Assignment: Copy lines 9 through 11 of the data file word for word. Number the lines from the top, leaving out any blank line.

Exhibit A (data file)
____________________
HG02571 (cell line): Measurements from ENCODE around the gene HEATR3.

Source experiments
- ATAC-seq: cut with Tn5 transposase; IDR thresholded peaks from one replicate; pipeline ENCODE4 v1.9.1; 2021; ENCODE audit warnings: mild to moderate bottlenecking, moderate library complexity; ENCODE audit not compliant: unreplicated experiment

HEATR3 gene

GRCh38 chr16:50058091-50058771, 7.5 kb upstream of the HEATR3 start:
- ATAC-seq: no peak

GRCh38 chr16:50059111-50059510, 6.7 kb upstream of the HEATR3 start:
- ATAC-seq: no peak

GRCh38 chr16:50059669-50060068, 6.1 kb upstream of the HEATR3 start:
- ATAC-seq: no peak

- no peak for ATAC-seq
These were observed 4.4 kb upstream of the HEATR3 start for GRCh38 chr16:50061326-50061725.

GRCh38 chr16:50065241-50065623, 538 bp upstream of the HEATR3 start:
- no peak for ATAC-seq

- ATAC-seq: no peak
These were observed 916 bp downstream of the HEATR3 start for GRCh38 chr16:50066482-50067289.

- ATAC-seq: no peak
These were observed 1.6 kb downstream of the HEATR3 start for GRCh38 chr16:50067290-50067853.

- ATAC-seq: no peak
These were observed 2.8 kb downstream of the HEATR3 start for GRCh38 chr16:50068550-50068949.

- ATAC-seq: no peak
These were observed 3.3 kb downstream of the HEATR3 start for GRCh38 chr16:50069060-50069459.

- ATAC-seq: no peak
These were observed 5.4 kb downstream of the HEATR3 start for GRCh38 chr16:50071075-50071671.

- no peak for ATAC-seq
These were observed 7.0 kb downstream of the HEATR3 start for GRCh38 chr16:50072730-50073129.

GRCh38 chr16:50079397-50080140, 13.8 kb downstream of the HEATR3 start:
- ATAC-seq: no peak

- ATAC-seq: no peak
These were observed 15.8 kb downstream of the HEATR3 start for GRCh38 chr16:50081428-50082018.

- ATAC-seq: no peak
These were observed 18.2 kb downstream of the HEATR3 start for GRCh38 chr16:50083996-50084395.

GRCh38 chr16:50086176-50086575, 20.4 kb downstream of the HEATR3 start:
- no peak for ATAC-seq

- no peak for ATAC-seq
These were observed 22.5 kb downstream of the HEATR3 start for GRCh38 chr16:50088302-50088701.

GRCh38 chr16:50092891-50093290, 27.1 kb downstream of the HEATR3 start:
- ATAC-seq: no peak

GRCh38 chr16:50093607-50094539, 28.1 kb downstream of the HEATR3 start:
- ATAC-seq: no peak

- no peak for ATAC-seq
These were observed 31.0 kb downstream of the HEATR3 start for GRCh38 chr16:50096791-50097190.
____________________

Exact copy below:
GRCh38 chr16:50059669-50060068, 6.1 kb upstream of the HEATR3 start:
- ATAC-seq: no peak

- no peak for ATAC-seq